According to a new paper published today in Nature Materials, the newly engineered material creates a robust acoustic structure that can control in unusual ways the propagation and localization of sound even when fabrication imperfections exist. This unique property may improve technologies that use sound waves, such as sonars and ultrasound devices, making them more resistant to defects.
The research is a collaboration between the labs of Alexander Khanikaev, a professor in the electrical engineering and physics departments at CCNY who is also affiliated with the ASRC, and of Andrea Alù, director of the ASRC's Photonics Initiative. Their advance is based on work that brought a field of mathematics called topology into the materials science world. Topology studies properties of an object that are not affected by continuous deformations. For instance, a donut is topologically equivalent to a plastic straw, as they both have one hole. One could be molded into the other by stretching and deforming the object, and without tearing it or adding new holes.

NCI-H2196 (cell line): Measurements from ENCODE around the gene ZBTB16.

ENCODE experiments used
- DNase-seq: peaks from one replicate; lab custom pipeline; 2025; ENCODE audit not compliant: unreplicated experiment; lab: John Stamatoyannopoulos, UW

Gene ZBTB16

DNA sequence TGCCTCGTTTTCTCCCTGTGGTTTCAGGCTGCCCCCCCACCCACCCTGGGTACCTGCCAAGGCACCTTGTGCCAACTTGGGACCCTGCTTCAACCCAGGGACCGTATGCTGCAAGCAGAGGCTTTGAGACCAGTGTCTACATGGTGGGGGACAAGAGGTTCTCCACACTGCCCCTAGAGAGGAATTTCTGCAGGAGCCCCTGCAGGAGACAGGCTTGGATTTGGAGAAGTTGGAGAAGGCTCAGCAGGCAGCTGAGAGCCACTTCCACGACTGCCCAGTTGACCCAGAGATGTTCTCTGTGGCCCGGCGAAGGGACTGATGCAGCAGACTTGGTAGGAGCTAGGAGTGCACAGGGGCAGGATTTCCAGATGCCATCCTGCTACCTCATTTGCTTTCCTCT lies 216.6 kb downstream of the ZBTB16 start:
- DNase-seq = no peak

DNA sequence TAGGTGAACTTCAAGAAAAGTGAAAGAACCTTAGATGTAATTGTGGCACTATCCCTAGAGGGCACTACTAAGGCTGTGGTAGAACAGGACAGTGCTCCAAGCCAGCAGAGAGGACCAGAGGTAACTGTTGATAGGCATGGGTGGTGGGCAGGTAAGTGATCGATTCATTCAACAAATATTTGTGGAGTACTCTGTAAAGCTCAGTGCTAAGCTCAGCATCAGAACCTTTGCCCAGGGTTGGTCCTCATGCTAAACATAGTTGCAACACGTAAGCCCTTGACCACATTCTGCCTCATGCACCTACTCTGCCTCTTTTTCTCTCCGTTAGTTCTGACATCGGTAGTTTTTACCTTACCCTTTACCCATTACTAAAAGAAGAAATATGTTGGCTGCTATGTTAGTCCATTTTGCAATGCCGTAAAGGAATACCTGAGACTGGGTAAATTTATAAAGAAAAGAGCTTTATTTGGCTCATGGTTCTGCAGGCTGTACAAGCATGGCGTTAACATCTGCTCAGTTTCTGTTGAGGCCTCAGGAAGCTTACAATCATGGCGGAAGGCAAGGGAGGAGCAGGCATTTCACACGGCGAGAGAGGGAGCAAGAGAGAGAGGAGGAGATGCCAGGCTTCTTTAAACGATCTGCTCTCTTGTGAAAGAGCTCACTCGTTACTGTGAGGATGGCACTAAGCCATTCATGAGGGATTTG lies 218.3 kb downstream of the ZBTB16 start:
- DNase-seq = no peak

Principles - Researchers - Insulators - Materials - Currents
Using topological principles, researchers predicted and later discovered topological insulators -- special materials that conduct electric currents only on their edges, not in the bulk. Their unusual conduction properties stem from the topology of their electronic band gap, and they are therefore unusually resistant to continuous changes, such as disorder, noise or imperfections.
"There has been a lot of interest in trying to extend these ideas from electric currents to other types of signal transport, in particular to the fields of topological photonics and topological acoustics," Alù says. "What we are doing is building special acoustic materials that can guide and localize sound in very unusual ways."
Metamaterial - Team - Series - Trimers
To design their novel acoustic metamaterial, the team 3D-printed a series of small trimers,...
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